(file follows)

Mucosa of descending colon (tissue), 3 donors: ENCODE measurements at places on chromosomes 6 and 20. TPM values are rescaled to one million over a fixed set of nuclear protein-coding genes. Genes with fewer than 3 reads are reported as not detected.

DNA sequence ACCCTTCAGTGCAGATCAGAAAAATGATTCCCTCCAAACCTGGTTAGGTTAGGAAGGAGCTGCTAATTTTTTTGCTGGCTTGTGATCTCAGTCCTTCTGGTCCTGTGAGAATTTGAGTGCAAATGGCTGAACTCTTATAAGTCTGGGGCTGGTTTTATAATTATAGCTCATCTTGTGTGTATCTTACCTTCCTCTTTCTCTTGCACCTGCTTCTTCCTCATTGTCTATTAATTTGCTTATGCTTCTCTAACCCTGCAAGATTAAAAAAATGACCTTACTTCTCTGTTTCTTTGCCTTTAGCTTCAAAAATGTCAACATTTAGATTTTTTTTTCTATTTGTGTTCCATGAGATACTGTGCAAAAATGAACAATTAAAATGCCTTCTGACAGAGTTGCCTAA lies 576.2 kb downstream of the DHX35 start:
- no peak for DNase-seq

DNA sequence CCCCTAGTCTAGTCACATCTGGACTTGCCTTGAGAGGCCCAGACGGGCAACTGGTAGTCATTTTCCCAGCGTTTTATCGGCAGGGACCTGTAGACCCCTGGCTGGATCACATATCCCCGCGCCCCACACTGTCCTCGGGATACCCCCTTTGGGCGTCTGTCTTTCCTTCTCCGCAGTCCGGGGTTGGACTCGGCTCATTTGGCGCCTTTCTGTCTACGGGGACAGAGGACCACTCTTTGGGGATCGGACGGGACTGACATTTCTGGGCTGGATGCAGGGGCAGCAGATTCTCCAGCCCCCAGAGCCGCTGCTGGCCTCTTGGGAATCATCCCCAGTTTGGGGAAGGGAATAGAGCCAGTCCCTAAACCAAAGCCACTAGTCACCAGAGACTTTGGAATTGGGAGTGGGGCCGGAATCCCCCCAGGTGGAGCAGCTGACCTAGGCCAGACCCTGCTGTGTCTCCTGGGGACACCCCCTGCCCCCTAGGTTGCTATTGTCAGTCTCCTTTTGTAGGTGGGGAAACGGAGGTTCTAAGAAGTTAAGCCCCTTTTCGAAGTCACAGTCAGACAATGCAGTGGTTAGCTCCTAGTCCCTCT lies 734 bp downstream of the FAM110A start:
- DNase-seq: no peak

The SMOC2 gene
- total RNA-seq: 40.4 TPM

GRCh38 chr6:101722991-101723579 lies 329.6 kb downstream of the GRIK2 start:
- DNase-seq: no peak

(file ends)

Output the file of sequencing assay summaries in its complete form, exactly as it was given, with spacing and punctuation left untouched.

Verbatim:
Mucosa of descending colon (tissue), 3 donors: ENCODE measurements at places on chromosomes 6 and 20. TPM values are rescaled to one million over a fixed set of nuclear protein-coding genes. Genes with fewer than 3 reads are reported as not detected.

DNA sequence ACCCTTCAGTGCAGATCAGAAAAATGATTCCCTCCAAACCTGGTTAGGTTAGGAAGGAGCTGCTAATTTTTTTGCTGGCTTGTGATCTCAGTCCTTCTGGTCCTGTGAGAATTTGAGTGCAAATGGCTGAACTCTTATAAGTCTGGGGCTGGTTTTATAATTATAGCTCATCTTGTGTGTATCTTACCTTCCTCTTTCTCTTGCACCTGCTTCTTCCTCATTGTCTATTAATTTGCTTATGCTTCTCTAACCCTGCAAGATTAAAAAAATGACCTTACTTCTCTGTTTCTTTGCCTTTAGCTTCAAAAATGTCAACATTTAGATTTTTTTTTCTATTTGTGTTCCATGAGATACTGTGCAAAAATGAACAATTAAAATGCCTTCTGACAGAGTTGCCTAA lies 576.2 kb downstream of the DHX35 start:
- no peak for DNase-seq

DNA sequence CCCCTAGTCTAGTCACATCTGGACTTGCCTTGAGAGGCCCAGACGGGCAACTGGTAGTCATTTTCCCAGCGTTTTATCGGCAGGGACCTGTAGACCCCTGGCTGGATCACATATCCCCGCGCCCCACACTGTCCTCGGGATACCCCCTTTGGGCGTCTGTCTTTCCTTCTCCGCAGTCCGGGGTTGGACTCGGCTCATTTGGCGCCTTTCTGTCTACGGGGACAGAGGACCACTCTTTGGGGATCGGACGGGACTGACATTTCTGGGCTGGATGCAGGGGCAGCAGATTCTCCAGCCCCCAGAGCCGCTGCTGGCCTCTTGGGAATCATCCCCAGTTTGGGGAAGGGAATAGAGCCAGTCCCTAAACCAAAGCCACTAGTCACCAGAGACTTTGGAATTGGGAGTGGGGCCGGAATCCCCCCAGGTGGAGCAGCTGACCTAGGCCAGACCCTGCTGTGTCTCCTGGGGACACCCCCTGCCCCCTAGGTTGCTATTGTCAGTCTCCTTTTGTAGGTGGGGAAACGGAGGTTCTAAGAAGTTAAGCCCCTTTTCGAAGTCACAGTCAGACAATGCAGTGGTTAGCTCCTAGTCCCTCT lies 734 bp downstream of the FAM110A start:
- DNase-seq: no peak

The SMOC2 gene
- total RNA-seq: 40.4 TPM

GRCh38 chr6:101722991-101723579 lies 329.6 kb downstream of the GRIK2 start:
- DNase-seq: no peak